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Quote:pwcrabbDeMango gets full credit for his subtle lowbrow Ad Hominem argument.

In practical terms, such clustering of "short" and "long" Sevens is variously experienced as Craps tables that are "cold," "hot," or "choppy." One can state affirmatively that such clusters will in fact appear and in what proportions. However, no one can rationally forecast the crucial matter of WHEN they will appear.

Thank you. Just trying to keep my name out of red.

Streaks happen, you cannot predict the beginning or the end. I’m sure others will reinforce the faulty arguments.

No arguments about your faulty math?

When a rock is thrown into a pack of dogs, the one that yells the loudest is the one who got hit.

August 16th, 2019 at 9:00:39 PM
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I rarely take a place bet down, I have a friend who rarely lets a place bet ride much less presses it.

I do realize that no one knows when a humungous roll is starting anymore than they know when it will be Point,SevenOut for a while.

I've never noticed much difference in our winnings.

I do realize that no one knows when a humungous roll is starting anymore than they know when it will be Point,SevenOut for a while.

I've never noticed much difference in our winnings.

August 18th, 2019 at 8:13:10 AM
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Quote:pwcrabbOne potentially useful nugget for Steen is the observation is that the next Big Red, with its probability each roll of ( 1 / 6 ), and with its entire future evaluated only in a constantly changing NOW, can be projected as likely to appear after 3.801784 future rolls.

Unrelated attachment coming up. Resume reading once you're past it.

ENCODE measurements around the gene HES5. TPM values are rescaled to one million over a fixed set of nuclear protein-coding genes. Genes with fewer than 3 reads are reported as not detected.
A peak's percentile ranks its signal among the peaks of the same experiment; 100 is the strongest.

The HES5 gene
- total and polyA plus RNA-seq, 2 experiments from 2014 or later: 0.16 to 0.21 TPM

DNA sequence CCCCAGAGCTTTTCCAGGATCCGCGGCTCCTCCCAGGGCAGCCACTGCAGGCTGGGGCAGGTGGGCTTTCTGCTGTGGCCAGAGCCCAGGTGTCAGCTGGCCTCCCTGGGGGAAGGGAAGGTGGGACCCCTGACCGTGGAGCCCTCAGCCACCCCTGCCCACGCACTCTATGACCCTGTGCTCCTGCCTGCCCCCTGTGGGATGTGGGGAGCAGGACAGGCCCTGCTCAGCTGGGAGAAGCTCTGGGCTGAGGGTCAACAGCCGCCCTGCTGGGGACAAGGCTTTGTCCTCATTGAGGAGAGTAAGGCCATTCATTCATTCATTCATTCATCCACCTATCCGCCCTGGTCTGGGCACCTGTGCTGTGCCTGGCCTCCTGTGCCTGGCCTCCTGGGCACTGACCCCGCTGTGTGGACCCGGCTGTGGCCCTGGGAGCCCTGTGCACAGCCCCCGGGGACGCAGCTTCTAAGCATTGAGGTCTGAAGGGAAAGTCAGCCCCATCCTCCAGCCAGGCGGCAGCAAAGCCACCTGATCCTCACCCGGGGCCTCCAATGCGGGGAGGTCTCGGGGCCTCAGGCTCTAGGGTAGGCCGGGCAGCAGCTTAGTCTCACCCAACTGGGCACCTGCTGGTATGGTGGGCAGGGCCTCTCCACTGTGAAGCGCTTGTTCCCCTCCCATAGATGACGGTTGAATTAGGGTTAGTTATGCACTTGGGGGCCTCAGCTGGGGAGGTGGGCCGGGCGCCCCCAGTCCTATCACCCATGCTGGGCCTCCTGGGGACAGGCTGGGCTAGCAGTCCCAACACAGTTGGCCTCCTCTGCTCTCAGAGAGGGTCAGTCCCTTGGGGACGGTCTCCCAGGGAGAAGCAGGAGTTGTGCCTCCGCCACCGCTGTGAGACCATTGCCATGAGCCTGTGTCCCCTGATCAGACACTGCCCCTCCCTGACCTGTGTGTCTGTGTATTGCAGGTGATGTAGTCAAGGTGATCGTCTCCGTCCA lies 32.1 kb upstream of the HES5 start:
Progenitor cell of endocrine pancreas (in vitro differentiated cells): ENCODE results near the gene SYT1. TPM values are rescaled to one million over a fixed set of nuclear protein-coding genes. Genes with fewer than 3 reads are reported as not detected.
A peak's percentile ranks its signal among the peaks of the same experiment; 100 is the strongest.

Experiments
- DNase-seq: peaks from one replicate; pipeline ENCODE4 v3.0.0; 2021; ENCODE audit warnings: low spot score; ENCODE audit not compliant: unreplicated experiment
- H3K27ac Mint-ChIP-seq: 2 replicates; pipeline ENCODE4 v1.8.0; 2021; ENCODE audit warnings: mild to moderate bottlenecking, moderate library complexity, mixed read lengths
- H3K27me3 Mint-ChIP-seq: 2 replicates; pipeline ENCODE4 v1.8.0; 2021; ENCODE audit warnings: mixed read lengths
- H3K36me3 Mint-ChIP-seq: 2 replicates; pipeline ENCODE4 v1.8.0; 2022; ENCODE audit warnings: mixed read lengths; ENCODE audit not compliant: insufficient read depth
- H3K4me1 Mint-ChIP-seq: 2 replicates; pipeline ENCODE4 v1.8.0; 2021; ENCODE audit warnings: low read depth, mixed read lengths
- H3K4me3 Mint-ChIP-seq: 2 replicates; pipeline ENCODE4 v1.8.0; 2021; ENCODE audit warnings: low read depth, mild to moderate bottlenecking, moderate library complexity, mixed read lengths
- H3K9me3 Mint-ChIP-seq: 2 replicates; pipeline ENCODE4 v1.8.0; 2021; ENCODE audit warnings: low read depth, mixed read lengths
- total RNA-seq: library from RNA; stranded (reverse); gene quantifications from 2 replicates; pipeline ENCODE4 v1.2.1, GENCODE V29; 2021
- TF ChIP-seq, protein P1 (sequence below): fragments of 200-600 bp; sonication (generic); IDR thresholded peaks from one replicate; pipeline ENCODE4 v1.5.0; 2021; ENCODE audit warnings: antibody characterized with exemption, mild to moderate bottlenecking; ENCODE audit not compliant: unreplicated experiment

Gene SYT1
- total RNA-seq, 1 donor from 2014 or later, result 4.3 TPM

I agree there's a 50% chance of seeing a 7 within 3.801784 rolls but that seems to be a simple matter of probability and not one of Net Present Value.

As I'm sure you know, the easiest way to figure this is to take 1 minus the probability of not rolling a seven in X rolls.

1-(5/6)^X

For example, the prob of one or more 7's in 3 rolls would be:

1-(5/6)^3 = 1 - 125/216 = 42.13%

Here's a table of the first 10 rolls:

Roll | pNo7% | p7% |
---|---|---|

1 | 83.33 | 16.67 |

2 | 69.44 | 30.56 |

3 | 57.87 | 42.13 |

4 | 48.23 | 51.78 |

5 | 40.19 | 59.81 |

6 | 33.49 | 66.51 |

7 | 27.91 | 72.09 |

8 | 23.26 | 76.74 |

9 | 19.38 | 80.62 |

10 | 16.15 | 83.85 |

To get the 50% figure you set (5/6)^X = 0.5 and solve for X

ln = natural log

ln(5/6)^X = ln(.5)

X = ln(.5) / ln(5/6) = 3.801784

As for the unpredictable clustering, I wouldn't call that a nugget of wisdom since it's is of absolutely no use.

Steen

August 18th, 2019 at 4:43:32 PM
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I agree with Steen that the forecast for the next appearance of Big Red is not related to Net Present Value analysis. I also agree with his method to discover the expected number of rolls to achieve 50 % probability for Big Red. That result may be used to forecast the number of future rolls that an array of Place and Buy bets may be expected to survive.

The clustering idea emerges from chaos theory. In three dimensional space, it describes the distribution of galaxies. On a two dimensional dropcloth, it describes the distribution of random paint spattering. In one dimensional time, it describes the distribution of Big Red.

Discovering the utility of knowledge of the distribution of Big Red is not intuitively obvious. In light of the pushback that has emerged thus far on this thread, I will not elaborate.

The clustering idea emerges from chaos theory. In three dimensional space, it describes the distribution of galaxies. On a two dimensional dropcloth, it describes the distribution of random paint spattering. In one dimensional time, it describes the distribution of Big Red.

Discovering the utility of knowledge of the distribution of Big Red is not intuitively obvious. In light of the pushback that has emerged thus far on this thread, I will not elaborate.

Last edited by: pwcrabb on Aug 18, 2019

"I suppose I was mad. Every great genius is mad upon the subject in which he is greatest. The unsuccessful madman is disgraced and called a lunatic." Fitz-James O'Brien, The Diamond Lens (1858)